CAIRO (Reuters) - Egypt’s outlawed Muslim Brotherhood has condemned attacks in the Sinai Peninsula that killed at least 33 security personnel on Friday but said President Abdel Fattah al-Sisi was responsible for security failures.
The attacks are a setback for the government, which had managed over the past few months to make some progress in the struggle against an Islamist militant insurgency in the Sinai as it focuses on trying to repair the economy.
As army chief Sisi ousted elected President Mohamed Mursi of the Brotherhood in July 2013 after protests against his rule.
His government has since cracked down on Egypt’s oldest and most organised Islamist movement, throwing thousands of Mursi’s supporters in jail and labeling the group a terrorist organization. It draws no distinction between the Brotherhood and Islamist militants in the Sinai.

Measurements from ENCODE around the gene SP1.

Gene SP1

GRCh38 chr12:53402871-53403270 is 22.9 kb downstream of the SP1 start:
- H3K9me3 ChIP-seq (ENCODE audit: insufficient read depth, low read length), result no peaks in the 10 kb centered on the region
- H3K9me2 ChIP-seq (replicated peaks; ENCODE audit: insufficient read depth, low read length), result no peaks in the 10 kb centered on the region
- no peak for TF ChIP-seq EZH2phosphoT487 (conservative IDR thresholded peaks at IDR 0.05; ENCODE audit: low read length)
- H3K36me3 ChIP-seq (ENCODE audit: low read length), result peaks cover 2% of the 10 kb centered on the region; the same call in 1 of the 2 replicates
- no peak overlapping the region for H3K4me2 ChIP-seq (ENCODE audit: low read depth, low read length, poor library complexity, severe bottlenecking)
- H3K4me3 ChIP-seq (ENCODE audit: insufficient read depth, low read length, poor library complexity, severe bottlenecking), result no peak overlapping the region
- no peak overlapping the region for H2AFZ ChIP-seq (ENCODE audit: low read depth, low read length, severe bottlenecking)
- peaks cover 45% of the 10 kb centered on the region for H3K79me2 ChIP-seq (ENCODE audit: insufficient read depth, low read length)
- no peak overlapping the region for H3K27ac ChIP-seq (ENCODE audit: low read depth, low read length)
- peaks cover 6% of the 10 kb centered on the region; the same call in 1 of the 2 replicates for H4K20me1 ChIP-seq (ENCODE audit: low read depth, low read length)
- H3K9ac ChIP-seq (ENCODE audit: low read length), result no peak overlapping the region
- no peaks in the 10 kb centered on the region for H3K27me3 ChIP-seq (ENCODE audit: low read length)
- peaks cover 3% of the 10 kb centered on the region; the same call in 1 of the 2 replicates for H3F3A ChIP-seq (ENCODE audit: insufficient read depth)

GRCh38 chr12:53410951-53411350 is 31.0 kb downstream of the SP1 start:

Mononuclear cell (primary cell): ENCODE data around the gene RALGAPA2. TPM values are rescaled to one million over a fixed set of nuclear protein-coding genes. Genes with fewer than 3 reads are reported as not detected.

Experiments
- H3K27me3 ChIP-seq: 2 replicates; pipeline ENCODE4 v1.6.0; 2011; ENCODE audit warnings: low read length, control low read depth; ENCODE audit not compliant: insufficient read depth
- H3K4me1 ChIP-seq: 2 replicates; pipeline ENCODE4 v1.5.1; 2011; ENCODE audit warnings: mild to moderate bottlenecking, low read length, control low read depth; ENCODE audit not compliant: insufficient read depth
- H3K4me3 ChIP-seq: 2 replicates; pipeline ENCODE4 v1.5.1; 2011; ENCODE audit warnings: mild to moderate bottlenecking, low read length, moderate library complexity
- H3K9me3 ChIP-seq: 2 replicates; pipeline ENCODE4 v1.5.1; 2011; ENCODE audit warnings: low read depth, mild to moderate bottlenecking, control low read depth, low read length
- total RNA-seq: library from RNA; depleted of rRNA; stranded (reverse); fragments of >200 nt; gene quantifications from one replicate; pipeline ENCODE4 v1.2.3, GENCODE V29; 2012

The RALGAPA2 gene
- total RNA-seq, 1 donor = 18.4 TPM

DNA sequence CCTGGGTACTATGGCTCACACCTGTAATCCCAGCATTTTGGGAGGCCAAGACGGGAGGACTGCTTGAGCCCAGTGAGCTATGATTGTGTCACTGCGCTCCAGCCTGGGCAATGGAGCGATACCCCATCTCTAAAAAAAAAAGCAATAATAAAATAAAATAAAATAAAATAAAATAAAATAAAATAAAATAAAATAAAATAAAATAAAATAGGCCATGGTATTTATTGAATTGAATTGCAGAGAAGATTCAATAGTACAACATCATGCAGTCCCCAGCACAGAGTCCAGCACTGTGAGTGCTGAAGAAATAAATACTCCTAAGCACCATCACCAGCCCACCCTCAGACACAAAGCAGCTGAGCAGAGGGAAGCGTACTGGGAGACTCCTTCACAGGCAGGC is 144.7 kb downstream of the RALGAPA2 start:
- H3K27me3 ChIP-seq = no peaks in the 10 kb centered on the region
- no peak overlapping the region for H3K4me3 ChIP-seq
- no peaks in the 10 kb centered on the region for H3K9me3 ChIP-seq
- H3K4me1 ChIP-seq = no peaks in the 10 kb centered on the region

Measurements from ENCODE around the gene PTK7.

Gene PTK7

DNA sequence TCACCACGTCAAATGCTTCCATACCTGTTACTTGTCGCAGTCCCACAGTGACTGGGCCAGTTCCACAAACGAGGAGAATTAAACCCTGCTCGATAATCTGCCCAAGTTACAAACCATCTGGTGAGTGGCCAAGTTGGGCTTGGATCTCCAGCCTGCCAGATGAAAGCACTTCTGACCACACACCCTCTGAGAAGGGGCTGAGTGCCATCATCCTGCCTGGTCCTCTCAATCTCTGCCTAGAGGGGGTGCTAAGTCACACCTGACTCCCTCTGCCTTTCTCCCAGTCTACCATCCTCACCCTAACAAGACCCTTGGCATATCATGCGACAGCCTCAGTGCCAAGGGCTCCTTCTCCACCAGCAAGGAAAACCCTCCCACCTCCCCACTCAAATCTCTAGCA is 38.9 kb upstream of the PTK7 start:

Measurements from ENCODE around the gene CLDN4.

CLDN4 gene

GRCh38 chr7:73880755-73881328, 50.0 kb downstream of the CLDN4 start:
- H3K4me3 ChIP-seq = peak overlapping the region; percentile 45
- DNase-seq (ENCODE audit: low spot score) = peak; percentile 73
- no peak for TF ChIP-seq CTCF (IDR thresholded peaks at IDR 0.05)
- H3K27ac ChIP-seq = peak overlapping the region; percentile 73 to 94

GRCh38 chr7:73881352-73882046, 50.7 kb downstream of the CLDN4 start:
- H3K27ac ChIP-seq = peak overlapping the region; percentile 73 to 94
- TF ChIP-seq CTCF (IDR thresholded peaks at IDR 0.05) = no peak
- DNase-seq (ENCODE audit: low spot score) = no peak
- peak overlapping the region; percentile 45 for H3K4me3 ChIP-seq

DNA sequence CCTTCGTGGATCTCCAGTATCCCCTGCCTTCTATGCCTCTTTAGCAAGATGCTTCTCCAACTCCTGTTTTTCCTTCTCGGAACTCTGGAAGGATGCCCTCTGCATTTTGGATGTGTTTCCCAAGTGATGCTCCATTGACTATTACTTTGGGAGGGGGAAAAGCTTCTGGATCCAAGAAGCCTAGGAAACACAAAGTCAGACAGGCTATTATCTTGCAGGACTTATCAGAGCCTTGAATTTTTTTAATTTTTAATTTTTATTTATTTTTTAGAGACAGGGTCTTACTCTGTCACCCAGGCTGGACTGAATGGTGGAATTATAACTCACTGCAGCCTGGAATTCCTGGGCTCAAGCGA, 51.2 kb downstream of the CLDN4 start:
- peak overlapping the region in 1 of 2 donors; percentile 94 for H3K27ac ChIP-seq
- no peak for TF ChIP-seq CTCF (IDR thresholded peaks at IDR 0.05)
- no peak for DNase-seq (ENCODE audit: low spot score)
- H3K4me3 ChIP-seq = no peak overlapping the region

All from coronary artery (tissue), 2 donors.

The Muslim Brotherhood says it is a peaceful movement and has consistently denied links to Islamist militant attacks against security forces, which have increased since the movement was removed from power.
In an e-mailed statement, the Brotherhood called the attacks a “massacre” and offered condolences to the victims’ families.
“The Muslim Brotherhood believes the shedding of blood of any Egyptian is forbidden. The group holds the junta and its leaders responsible for the continued failure in the security, economic and social fields, as experienced by all the people, especially the people of the Sinai,” the statement said.
The Muslim Brotherhood was propelled to power in 2012, winning Egypt’s first free elections after the 2011 uprising that removed Hosni Mubarak from power after 30 years.
Sisi ousted the Brotherhood’s Mursi from the presidency after one turbulent year in power. The former army chief went on to win a presidential election in May.
He said on Saturday that the attacks were an “existential threat” and Egypt has declared a state of emergency in North Sinai as it seeks to stem attacks.
Hundreds of police and soldiers have been killed in the last year.
Reporting By Maggie Fick; Editing by Lin Noueihed and Greg Mahlich